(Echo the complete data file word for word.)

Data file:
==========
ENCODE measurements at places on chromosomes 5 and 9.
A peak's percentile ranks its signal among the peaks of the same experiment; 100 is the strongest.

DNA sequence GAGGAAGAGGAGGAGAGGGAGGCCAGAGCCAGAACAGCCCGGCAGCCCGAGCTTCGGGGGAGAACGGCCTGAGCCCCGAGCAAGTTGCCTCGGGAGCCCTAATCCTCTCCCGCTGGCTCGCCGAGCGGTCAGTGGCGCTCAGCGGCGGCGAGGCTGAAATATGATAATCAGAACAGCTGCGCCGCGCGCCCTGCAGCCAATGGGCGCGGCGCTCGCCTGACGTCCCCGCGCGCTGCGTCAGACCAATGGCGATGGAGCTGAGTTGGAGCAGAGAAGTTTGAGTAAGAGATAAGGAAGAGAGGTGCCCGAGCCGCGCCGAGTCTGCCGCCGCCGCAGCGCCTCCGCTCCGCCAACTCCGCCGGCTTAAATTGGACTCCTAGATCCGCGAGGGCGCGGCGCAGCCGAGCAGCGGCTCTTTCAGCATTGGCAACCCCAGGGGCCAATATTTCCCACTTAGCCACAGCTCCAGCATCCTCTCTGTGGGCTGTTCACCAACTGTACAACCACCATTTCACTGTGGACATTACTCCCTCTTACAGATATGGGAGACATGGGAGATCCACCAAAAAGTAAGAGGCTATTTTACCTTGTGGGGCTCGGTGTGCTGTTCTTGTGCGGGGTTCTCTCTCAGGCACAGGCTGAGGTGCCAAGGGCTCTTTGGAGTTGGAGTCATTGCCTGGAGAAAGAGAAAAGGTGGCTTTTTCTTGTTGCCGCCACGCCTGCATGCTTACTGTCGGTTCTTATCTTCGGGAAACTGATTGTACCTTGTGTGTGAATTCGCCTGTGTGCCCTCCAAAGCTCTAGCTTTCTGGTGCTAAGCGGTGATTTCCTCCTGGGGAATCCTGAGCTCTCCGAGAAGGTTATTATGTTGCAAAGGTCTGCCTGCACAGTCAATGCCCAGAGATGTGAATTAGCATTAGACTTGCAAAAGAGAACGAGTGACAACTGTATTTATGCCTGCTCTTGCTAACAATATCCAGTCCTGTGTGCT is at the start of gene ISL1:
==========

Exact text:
ENCODE measurements at places on chromosomes 5 and 9.
A peak's percentile ranks its signal among the peaks of the same experiment; 100 is the strongest.

DNA sequence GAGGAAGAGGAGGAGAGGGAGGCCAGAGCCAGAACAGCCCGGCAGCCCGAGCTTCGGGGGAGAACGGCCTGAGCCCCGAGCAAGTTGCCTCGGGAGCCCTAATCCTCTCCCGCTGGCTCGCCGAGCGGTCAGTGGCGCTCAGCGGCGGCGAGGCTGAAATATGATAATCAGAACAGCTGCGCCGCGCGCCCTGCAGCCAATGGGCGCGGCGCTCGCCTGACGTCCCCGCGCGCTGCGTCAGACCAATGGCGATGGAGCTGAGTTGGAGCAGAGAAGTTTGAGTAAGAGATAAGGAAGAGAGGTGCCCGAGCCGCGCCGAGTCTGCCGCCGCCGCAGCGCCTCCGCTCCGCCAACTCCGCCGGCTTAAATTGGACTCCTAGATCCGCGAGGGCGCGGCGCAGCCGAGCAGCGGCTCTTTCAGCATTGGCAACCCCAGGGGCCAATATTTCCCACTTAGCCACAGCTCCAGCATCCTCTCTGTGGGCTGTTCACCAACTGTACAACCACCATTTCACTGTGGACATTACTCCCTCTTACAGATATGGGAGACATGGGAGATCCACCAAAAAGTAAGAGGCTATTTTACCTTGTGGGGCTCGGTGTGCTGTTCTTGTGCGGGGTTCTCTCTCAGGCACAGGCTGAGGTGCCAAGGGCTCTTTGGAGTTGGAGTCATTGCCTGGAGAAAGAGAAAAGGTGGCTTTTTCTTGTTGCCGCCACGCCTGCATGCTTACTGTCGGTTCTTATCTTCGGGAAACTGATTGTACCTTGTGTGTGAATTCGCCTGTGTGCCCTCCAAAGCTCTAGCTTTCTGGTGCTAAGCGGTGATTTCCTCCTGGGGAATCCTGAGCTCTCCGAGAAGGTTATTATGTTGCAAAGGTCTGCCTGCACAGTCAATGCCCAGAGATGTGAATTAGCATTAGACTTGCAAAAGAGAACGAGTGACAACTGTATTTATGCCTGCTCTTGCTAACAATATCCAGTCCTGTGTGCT is at the start of gene ISL1: